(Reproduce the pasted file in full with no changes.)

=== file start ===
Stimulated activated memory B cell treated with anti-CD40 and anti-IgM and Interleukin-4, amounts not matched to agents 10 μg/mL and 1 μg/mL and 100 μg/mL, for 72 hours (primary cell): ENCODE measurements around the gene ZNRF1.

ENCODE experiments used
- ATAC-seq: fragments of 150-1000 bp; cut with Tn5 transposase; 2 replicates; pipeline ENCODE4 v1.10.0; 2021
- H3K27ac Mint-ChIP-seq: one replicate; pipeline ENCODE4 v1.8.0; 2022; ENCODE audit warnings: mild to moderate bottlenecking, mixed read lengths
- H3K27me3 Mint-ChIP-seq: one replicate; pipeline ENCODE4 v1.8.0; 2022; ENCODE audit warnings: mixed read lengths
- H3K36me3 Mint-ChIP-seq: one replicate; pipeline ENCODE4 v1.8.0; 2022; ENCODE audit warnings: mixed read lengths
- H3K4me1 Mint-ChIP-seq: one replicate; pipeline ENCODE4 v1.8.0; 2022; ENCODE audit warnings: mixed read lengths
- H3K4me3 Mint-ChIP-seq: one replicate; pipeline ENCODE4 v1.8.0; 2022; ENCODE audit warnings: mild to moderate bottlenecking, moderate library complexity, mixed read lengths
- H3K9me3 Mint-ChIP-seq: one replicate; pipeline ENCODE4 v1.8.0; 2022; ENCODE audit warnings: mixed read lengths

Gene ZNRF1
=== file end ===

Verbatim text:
Stimulated activated memory B cell treated with anti-CD40 and anti-IgM and Interleukin-4, amounts not matched to agents 10 μg/mL and 1 μg/mL and 100 μg/mL, for 72 hours (primary cell): ENCODE measurements around the gene ZNRF1.

ENCODE experiments used
- ATAC-seq: fragments of 150-1000 bp; cut with Tn5 transposase; 2 replicates; pipeline ENCODE4 v1.10.0; 2021
- H3K27ac Mint-ChIP-seq: one replicate; pipeline ENCODE4 v1.8.0; 2022; ENCODE audit warnings: mild to moderate bottlenecking, mixed read lengths
- H3K27me3 Mint-ChIP-seq: one replicate; pipeline ENCODE4 v1.8.0; 2022; ENCODE audit warnings: mixed read lengths
- H3K36me3 Mint-ChIP-seq: one replicate; pipeline ENCODE4 v1.8.0; 2022; ENCODE audit warnings: mixed read lengths
- H3K4me1 Mint-ChIP-seq: one replicate; pipeline ENCODE4 v1.8.0; 2022; ENCODE audit warnings: mixed read lengths
- H3K4me3 Mint-ChIP-seq: one replicate; pipeline ENCODE4 v1.8.0; 2022; ENCODE audit warnings: mild to moderate bottlenecking, moderate library complexity, mixed read lengths
- H3K9me3 Mint-ChIP-seq: one replicate; pipeline ENCODE4 v1.8.0; 2022; ENCODE audit warnings: mixed read lengths

Gene ZNRF1